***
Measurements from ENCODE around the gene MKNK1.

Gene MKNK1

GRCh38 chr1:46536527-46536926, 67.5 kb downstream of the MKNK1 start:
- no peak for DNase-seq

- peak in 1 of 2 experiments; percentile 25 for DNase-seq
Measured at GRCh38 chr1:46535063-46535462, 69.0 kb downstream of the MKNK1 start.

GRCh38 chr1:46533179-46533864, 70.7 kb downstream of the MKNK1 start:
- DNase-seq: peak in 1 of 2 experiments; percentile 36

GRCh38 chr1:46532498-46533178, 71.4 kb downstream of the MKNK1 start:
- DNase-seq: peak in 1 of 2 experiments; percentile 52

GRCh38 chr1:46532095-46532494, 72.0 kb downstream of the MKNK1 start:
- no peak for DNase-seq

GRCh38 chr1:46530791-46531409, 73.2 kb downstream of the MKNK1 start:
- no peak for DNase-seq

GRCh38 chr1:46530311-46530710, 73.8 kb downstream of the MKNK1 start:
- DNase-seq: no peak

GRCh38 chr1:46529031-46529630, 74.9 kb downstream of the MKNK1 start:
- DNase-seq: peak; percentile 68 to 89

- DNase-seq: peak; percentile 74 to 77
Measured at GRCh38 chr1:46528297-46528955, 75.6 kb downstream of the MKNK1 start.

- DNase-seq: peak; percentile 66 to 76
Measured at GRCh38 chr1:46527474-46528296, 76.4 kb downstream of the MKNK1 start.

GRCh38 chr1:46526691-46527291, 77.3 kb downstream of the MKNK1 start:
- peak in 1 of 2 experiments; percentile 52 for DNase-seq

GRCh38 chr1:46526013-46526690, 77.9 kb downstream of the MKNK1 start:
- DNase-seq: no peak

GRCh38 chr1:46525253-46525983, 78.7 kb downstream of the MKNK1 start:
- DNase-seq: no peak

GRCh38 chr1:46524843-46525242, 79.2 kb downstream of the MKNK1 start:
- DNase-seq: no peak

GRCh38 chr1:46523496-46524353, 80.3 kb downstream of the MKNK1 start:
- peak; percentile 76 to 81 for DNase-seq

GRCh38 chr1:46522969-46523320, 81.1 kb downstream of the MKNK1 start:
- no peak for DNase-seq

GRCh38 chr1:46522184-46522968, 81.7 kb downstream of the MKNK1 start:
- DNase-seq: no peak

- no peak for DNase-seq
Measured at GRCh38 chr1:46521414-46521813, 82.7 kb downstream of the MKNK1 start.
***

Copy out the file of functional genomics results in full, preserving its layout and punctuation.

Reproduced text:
Measurements from ENCODE around the gene MKNK1.

Gene MKNK1

GRCh38 chr1:46536527-46536926, 67.5 kb downstream of the MKNK1 start:
- no peak for DNase-seq

- peak in 1 of 2 experiments; percentile 25 for DNase-seq
Measured at GRCh38 chr1:46535063-46535462, 69.0 kb downstream of the MKNK1 start.

GRCh38 chr1:46533179-46533864, 70.7 kb downstream of the MKNK1 start:
- DNase-seq: peak in 1 of 2 experiments; percentile 36

GRCh38 chr1:46532498-46533178, 71.4 kb downstream of the MKNK1 start:
- DNase-seq: peak in 1 of 2 experiments; percentile 52

GRCh38 chr1:46532095-46532494, 72.0 kb downstream of the MKNK1 start:
- no peak for DNase-seq

GRCh38 chr1:46530791-46531409, 73.2 kb downstream of the MKNK1 start:
- no peak for DNase-seq

GRCh38 chr1:46530311-46530710, 73.8 kb downstream of the MKNK1 start:
- DNase-seq: no peak

GRCh38 chr1:46529031-46529630, 74.9 kb downstream of the MKNK1 start:
- DNase-seq: peak; percentile 68 to 89

- DNase-seq: peak; percentile 74 to 77
Measured at GRCh38 chr1:46528297-46528955, 75.6 kb downstream of the MKNK1 start.

- DNase-seq: peak; percentile 66 to 76
Measured at GRCh38 chr1:46527474-46528296, 76.4 kb downstream of the MKNK1 start.

GRCh38 chr1:46526691-46527291, 77.3 kb downstream of the MKNK1 start:
- peak in 1 of 2 experiments; percentile 52 for DNase-seq

GRCh38 chr1:46526013-46526690, 77.9 kb downstream of the MKNK1 start:
- DNase-seq: no peak

GRCh38 chr1:46525253-46525983, 78.7 kb downstream of the MKNK1 start:
- DNase-seq: no peak

GRCh38 chr1:46524843-46525242, 79.2 kb downstream of the MKNK1 start:
- DNase-seq: no peak

GRCh38 chr1:46523496-46524353, 80.3 kb downstream of the MKNK1 start:
- peak; percentile 76 to 81 for DNase-seq

GRCh38 chr1:46522969-46523320, 81.1 kb downstream of the MKNK1 start:
- no peak for DNase-seq

GRCh38 chr1:46522184-46522968, 81.7 kb downstream of the MKNK1 start:
- DNase-seq: no peak

- no peak for DNase-seq
Measured at GRCh38 chr1:46521414-46521813, 82.7 kb downstream of the MKNK1 start.